Removing Artists’ Block
When I first moved to Carmel to work with Ansel Adams in 1974, I made several significant images within the first month or two. Then for the next five years pretty close to nothing.
After I moved to San Francisco in 1979 to open my own studio, I got an assignment to photograph in the Big Sur-Carmel area, and I made two significant photos in one day. One was only a mile south of Ansel’s house!
In 1989 I accepted a contract with a large advertising agency in San Francisco for Bank of America. Project? Shoot the Golden Gate Bridge. Well, I grew up in Sausalito, California, and it is the first town on the north side of the bridge. I NEVER had ANY desire to make an image of something so familiar (and so over-photographed) but I took the job and the incentive kicked me into making a few of my very best images.
Now, having lived in Santa Fe for over 18 years, I find I hardly ever get a camera out at home. The reality? Over-familiarity and the distractions of daily life. I still am amazed by the boggling thunderclouds that build up in the summer and fall – but I haven’t DONE anything about them in years. Errands to run, darkroom work to do, etc.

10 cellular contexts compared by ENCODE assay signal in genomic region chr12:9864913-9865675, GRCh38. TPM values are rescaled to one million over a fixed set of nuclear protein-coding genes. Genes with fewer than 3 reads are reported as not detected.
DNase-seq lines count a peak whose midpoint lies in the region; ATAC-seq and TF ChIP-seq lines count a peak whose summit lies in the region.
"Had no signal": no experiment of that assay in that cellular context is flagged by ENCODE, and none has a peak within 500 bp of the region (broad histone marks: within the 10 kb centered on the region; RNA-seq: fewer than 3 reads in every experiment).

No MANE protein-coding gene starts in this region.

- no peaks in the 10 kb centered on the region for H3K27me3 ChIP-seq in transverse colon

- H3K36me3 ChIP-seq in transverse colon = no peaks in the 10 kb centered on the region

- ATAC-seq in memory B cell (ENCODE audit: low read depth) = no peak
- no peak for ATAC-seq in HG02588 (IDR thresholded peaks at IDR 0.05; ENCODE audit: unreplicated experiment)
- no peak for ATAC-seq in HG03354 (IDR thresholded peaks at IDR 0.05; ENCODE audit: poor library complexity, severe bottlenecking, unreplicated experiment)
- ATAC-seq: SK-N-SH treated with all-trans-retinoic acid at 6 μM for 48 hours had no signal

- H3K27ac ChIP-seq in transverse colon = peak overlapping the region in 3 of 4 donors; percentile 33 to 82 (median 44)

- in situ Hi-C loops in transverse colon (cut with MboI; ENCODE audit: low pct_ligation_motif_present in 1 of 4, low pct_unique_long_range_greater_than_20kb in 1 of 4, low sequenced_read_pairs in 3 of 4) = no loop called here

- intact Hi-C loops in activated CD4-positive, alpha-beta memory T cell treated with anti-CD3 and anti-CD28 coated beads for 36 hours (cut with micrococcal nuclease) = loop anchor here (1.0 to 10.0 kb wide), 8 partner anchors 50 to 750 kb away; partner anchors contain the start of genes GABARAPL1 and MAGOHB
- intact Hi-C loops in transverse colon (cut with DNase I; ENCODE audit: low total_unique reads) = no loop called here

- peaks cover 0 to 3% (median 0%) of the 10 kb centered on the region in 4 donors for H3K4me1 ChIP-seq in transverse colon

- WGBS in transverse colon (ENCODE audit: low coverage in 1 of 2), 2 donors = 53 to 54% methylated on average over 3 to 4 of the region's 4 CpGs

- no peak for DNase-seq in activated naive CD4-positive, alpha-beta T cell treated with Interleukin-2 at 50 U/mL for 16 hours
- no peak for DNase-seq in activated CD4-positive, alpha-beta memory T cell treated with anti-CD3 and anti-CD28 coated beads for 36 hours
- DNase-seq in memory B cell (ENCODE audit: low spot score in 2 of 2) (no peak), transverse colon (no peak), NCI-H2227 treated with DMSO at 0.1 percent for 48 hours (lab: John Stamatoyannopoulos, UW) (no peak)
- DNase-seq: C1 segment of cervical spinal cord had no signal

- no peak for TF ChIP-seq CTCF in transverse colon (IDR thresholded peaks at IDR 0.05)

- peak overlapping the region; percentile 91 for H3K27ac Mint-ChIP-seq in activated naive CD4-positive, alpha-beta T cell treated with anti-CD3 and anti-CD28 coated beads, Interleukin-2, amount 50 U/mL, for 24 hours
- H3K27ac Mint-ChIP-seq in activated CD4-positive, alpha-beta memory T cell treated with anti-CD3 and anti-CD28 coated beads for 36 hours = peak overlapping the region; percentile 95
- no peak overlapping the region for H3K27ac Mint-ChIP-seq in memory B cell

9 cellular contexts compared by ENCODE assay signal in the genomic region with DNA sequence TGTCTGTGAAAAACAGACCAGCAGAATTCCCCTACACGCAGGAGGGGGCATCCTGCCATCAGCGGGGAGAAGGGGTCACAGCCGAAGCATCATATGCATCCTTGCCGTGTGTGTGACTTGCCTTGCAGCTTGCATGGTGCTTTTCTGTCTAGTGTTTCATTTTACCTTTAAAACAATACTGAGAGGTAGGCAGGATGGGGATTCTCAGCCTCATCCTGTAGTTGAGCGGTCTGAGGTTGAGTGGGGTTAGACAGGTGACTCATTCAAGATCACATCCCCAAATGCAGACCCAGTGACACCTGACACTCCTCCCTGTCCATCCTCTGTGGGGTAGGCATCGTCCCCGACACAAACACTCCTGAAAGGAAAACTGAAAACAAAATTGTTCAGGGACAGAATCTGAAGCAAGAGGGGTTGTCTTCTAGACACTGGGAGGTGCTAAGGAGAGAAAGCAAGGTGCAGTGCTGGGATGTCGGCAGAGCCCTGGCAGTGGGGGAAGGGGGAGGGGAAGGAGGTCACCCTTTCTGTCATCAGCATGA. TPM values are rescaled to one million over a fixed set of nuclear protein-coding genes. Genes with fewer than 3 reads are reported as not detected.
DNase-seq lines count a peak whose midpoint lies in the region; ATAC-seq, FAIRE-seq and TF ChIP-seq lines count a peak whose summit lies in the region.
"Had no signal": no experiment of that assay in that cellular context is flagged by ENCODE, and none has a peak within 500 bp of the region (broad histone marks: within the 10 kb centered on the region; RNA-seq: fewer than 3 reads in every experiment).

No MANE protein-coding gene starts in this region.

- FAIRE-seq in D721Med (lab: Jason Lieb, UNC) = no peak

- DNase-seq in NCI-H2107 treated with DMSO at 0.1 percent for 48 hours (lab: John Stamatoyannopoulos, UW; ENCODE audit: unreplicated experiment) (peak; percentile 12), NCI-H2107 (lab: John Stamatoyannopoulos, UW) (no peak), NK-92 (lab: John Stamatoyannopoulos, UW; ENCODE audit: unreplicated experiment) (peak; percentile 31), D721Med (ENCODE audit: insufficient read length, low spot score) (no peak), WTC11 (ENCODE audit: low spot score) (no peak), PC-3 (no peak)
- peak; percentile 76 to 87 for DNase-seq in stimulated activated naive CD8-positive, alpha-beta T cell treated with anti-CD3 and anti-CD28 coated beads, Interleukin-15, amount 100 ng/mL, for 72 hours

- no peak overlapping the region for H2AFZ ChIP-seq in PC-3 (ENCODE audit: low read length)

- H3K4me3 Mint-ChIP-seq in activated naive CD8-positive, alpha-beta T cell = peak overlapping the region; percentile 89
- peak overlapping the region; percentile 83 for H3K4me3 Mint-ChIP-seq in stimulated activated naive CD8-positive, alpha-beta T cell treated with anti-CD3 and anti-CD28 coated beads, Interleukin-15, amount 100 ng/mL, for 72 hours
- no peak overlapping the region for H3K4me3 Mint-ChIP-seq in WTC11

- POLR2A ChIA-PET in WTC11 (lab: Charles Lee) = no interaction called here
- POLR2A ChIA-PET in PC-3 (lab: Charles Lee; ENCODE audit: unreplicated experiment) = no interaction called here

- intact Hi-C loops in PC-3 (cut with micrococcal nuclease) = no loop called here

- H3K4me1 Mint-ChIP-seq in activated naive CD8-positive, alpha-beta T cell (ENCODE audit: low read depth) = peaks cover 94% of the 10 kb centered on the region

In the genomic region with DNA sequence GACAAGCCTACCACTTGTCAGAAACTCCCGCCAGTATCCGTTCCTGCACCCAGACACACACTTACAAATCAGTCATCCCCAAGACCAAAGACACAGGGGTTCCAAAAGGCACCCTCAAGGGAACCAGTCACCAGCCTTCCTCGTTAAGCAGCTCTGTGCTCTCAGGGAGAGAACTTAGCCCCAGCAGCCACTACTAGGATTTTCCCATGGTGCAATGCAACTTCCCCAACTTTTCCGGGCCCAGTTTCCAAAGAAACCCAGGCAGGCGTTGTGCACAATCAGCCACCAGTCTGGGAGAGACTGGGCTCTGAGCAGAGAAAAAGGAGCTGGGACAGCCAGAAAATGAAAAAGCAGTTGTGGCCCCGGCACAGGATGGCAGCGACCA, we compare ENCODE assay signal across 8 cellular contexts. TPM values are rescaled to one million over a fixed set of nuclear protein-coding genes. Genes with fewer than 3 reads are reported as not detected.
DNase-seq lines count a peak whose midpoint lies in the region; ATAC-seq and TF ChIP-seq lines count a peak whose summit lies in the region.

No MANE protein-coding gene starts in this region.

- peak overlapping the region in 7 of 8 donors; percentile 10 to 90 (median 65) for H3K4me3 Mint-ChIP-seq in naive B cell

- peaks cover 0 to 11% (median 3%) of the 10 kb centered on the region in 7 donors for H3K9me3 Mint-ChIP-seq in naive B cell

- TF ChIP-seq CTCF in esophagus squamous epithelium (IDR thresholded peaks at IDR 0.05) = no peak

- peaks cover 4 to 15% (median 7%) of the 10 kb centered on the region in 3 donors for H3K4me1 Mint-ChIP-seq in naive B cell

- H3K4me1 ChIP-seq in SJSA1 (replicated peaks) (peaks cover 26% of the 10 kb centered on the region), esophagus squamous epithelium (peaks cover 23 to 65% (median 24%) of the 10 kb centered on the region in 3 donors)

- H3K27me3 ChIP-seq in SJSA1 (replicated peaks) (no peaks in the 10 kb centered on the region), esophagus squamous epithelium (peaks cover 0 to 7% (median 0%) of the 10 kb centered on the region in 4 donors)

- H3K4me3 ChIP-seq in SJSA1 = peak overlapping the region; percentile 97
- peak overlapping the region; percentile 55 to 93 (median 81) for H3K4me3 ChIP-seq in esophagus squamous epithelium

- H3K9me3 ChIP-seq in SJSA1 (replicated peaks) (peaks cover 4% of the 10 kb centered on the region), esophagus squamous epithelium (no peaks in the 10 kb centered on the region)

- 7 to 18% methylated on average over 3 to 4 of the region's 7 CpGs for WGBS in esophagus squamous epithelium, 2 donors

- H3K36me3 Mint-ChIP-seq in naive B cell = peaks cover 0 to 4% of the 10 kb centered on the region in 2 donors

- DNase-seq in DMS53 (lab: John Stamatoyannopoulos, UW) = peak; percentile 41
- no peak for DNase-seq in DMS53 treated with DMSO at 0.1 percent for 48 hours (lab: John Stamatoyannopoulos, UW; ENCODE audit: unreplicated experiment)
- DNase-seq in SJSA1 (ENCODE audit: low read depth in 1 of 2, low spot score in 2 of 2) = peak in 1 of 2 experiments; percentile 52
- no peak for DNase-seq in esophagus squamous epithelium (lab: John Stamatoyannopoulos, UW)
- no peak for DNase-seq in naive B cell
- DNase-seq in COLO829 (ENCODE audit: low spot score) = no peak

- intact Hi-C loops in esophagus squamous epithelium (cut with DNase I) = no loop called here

In the early 1960’s, Ansel Adams, who was born, grew up in, and was still living in San Francisco, took on an assignment that essentially was going to be Ansel Adams’ San Francisco. Always a hard worker, he took to the task with enthusiasm – but after a few months, and a few fair images, he conceded that he was too close to the subject and regretfully bowed out. Conversely, even though he maintained a house in Yosemite, and his wife and children lived there pretty much full time, Yosemite wasn’t his daily environment, and it remained easy for him to maintain his visual enthusiasm about the place.
I think the most difficult thing for any of us, whose work is in the recording and expressive interpretation of our surroundings, is to work “close to home”. I am in Dallas as I write this, and I am promising myself that I will get a camera out when I get home to Santa Fe.
Some times you just have to prime the pump.